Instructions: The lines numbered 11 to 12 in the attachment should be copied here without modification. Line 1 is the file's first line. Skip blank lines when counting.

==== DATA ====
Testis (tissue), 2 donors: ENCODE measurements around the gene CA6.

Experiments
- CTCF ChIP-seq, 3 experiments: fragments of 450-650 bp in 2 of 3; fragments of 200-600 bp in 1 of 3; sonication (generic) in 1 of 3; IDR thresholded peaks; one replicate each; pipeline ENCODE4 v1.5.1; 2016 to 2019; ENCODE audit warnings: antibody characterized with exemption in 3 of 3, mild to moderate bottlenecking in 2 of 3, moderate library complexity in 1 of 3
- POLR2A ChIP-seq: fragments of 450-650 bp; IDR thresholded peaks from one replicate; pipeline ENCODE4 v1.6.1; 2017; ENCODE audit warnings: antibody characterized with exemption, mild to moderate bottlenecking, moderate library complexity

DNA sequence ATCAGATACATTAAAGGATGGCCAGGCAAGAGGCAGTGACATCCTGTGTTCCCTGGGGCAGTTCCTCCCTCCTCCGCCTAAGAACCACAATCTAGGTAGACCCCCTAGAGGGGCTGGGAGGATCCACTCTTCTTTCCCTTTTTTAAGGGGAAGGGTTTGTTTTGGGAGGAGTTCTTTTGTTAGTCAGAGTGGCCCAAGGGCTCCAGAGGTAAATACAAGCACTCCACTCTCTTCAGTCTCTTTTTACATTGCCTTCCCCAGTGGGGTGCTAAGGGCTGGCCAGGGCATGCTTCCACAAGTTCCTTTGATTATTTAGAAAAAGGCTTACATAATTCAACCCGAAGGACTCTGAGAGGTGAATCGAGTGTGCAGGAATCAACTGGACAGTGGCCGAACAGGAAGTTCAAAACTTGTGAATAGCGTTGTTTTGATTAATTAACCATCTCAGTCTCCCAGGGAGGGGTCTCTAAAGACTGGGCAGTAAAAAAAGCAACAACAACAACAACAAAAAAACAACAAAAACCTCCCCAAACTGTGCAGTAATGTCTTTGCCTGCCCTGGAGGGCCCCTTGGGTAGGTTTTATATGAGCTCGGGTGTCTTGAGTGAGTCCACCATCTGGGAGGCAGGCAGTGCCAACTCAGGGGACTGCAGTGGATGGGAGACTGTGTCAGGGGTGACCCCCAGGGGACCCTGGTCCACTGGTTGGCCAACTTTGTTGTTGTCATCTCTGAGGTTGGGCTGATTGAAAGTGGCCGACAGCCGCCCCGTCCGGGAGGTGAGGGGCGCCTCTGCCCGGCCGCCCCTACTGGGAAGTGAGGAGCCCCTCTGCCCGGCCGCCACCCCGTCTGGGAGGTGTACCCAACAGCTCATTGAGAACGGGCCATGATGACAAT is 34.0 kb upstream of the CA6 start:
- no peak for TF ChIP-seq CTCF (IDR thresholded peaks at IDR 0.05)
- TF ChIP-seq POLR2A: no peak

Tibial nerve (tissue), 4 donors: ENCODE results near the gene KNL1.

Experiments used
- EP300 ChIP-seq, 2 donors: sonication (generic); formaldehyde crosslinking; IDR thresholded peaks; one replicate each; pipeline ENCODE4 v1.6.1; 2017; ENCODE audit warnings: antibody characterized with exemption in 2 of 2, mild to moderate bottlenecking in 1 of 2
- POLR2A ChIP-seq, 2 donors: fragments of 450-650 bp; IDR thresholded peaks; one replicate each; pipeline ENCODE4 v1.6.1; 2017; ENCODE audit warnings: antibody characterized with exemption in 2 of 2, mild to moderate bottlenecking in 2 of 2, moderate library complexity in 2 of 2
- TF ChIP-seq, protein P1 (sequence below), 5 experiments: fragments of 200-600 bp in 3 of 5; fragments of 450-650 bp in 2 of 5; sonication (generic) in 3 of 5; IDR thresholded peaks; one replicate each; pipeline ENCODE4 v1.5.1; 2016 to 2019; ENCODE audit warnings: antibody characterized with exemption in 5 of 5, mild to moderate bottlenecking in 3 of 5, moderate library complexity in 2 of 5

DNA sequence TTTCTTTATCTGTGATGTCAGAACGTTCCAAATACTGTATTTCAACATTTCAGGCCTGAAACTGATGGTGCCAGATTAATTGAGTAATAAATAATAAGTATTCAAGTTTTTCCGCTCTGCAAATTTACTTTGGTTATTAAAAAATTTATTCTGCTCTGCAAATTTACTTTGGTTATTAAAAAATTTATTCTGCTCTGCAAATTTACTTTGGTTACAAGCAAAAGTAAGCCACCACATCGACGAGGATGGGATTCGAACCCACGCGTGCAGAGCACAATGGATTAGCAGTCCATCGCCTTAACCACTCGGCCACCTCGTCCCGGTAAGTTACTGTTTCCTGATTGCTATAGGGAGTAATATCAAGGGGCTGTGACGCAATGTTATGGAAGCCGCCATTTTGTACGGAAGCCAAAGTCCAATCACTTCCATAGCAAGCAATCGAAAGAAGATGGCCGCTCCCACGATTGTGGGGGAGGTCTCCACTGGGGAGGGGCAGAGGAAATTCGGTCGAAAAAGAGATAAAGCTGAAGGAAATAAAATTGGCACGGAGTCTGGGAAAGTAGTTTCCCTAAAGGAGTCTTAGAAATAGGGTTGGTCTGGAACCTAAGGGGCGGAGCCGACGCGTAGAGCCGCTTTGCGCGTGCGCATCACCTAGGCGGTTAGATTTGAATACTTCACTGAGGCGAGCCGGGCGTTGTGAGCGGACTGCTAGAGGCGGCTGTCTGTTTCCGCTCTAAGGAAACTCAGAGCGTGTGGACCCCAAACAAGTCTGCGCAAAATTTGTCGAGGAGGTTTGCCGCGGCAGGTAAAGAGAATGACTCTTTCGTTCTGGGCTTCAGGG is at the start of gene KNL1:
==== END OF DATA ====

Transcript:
- POLR2A ChIP-seq, 2 donors: fragments of 450-650 bp; IDR thresholded peaks; one replicate each; pipeline ENCODE4 v1.6.1; 2017; ENCODE audit warnings: antibody characterized with exemption in 2 of 2, mild to moderate bottlenecking in 2 of 2, moderate library complexity in 2 of 2
- TF ChIP-seq, protein P1 (sequence below), 5 experiments: fragments of 200-600 bp in 3 of 5; fragments of 450-650 bp in 2 of 5; sonication (generic) in 3 of 5; IDR thresholded peaks; one replicate each; pipeline ENCODE4 v1.5.1; 2016 to 2019; ENCODE audit warnings: antibody characterized with exemption in 5 of 5, mild to moderate bottlenecking in 3 of 5, moderate library complexity in 2 of 5